Connecting People to Places

Fresh sea air, exercise, positive thoughts: the keys to island good health

North End April 2015

Daily walks aid wellness. North end of Ocracoke.

By TL Grace West
Imagine this: an acquaintance comes to your door and asks your help with an article she is writing for your local newspaper.

You invite her in and after a few minutes of chatting she explains she writes a column about health and wellness and wonders what you do on a daily or at least weekly basis that you feel contributes to your health and feeling well.

How would you answer?

I sampled 16 residents living on Ocracoke from 20 years to all their lives (so far). I talked with 10 people 65 years and older which comprise about 18 percent of the population.
Ann Erhinghaus, a  40-year resident who wears many hats (owner of Oscar’s Bed and Breakfast, massage therapist, photographer, minister) says swimming in the ocean every day possible contributes to her health and wellness.

Felicity Gage began walking on the beach each early morning when she moved here 20 years ago and continues to this day.

“Walking about an hour on the beach not only is great exercise, but clears my mind and sets the tone for the day,” she says.

My sister, Cathy Beck, looks forward to days off from waitressing at Howard’s Pub enjoying beach combing along the vast stretches of open solitary beach areas.

I spoke to two women in their 90s who said, “I do nothing in particular.”

Both women explained that their lives had been full of structured things to do, and now they do just what they want to.

Mackie Bell 2015

Mackie Bell.

Mackey Bell, who just celebrated her 90th birthday at Zillie’s Island Pantry, still works two evenings a week serving the hors d’oeuvres for their wine tastings.

Eleanor Garrish, more house-bound now and also in her 90s, enjoys the simple tasks of washing dishes after a meal her son has prepared.

Talking with these elders I recalled an old Zen saying: “Don’t just do something, sit there.”

Joyce Spencer, native resident of Ocracoke first replied, “I walk with the Lord every day and give Him the credit for my good health.”

Joyce just retired at age 80 from working at the Variety Store. You might catch a glimpse of her riding in her golf cart around the village.

Another native, Annie Lou Gaskins, also in her 80s, says it’s important to “keep a good thought in your mind.”

Joyce Spencer keeps active in her retirement by helping with events, such as slicing fig cakes at the Fig Cake Bake-Off in August. Photo by Robin Payne.

Joyce Spencer keeps active in her retirement by helping with events, such as slicing fig cakes at the Fig Cake Bake-Off in August. Photo by Robin Payne.

Annie Lou says her 13 “grands” and five children living on the island keep her busy. She just retired from helping her daughter at Thurston House Bed and Breakfast.

Several people said being with other people actively helps with their health.

Annie Lou along with Beverly Sullivan and a few other women get together for an exercise class a couple of times a week.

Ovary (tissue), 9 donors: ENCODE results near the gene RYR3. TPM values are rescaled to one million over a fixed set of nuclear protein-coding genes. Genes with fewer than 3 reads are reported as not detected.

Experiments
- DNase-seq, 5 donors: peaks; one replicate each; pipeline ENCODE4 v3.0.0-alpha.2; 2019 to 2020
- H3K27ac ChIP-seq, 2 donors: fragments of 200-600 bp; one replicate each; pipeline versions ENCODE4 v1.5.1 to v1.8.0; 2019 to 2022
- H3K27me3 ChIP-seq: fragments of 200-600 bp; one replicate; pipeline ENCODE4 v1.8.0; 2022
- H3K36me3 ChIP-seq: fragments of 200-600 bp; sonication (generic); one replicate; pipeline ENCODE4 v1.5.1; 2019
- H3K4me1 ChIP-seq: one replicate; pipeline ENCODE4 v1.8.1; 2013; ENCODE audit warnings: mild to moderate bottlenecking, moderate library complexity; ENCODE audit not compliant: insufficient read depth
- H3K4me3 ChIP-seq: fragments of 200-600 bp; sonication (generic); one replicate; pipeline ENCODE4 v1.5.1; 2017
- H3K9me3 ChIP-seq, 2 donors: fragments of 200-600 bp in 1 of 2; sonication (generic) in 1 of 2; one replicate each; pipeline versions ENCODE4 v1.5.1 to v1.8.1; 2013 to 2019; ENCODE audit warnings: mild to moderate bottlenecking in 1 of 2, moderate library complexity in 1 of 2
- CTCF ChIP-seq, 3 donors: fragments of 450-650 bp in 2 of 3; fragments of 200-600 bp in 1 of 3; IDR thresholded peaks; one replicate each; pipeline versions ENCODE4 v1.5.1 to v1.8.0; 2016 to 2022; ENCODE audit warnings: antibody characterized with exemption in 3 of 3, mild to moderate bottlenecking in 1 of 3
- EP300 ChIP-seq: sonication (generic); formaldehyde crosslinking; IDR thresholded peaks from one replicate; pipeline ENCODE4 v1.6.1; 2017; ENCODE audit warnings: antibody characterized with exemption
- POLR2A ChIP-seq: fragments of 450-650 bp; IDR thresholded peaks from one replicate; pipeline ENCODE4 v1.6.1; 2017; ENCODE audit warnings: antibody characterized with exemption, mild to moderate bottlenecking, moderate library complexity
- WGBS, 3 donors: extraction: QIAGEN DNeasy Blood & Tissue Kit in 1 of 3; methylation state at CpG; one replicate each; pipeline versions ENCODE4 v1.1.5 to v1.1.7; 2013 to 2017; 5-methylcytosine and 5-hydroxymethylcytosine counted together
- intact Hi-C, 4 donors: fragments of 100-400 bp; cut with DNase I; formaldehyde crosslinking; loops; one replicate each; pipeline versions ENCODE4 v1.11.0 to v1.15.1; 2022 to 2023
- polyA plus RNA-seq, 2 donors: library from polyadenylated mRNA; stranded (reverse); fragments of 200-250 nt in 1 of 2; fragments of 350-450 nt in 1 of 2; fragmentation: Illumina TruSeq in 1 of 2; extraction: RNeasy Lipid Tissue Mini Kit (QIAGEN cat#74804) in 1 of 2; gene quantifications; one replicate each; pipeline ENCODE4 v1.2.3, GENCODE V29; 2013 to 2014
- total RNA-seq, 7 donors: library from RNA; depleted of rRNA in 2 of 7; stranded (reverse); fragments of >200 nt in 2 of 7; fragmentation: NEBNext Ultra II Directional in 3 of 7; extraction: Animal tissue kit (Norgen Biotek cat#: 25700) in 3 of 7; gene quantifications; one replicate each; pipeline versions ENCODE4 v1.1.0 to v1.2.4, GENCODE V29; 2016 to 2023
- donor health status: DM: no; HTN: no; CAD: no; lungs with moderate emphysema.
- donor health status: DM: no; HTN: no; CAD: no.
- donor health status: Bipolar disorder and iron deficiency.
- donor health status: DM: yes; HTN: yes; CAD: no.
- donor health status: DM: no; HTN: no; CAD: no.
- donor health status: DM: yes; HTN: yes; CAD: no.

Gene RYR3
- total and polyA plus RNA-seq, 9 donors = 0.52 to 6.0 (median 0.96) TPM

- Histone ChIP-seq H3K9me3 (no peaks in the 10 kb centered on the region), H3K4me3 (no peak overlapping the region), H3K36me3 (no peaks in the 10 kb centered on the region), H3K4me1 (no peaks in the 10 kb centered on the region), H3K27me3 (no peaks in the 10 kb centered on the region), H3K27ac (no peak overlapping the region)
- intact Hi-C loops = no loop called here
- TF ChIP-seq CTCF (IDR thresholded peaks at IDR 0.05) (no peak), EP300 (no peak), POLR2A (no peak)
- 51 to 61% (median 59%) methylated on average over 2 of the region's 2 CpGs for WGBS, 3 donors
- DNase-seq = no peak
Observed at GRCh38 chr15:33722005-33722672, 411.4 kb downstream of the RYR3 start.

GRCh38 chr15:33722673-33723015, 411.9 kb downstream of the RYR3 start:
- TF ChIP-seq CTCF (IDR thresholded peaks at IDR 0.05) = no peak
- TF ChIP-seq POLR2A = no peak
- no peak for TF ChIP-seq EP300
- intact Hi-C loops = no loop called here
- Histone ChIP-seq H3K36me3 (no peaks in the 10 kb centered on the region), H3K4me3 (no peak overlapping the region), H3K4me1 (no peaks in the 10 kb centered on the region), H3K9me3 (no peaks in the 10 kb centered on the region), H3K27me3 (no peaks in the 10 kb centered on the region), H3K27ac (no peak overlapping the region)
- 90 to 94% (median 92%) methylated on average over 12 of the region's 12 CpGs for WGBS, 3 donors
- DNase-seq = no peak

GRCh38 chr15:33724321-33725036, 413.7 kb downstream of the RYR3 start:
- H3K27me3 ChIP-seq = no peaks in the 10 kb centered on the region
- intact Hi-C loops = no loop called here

“Having a class makes me show up,” Beverly says.

Annie Lou said she has reached her goal of riding her three-wheel bike to the campground and back.

Bob Chestnut, co-owner of Ride the Wind Surf shop, loves surfing, but says attending classes at Angie’s Gym has made the biggest difference in his health.

Ruth Toth, retired owner of the former Café Atlantic Restaurant, began walking every morning with a friend 40 years ago, and continues to this day.

Doris Winslow Williams, 94, of Greenville, stays active fishing with her daughter, islander Ruth Toth. Miss Doris received her first citation for this 2-pound, 1-ounce pompano she caught in August. Photo courtesy of Tradewinds Tackle Shop.

Doris Winslow Williams, 94, of Greenville, stays active fishing with her daughter, islander Ruth Toth. Miss Doris received her first citation for this 2-pound, 1-ounce pompano she caught in August. Photo courtesy of Tradewinds Tackle Shop.

Grace Gaskill, almost 80 years old, is grateful for the Hyde County Transit bus that takes people to Food Lion in Avon and beyond to go shopping every Tuesday.

Other people pursue solitary ways of keeping up their health.

Both Amy Hilton and Henry Schliff have their own yoga practices along with teaching yoga at Angie’s Gym.

“Listening to my body, drinking lots of good water, and yoga, of course,” Amy says add to her daily healthfulness.

Schliff, now in his 70s, practices and teaches “gentle” yoga and reflects on his teacher’s advice that the physical movements of yoga as we age become less important than the breathing practices, prayer and meditation.

Carmie Prete,  co-owner of Mermaid’s Folly, keeps healthy with her at-home treadmill.

And what came to mind for Valerie Mason, who has lived on Ocracoke most of her life and owns and operates Albert Syron’s General Store, is taking her B vitamins and iron every day.

What you do to be healthy and feel well is up to you. Perhaps you will be inspired by some of these varied ideas.

Ocracoke is a village of unique individuals, but then aren’t we all no matter where we live?

South Point sunset January 2014. Photo by C. Leinbach

South Point sunset January 2014. Photo by C. Leinbach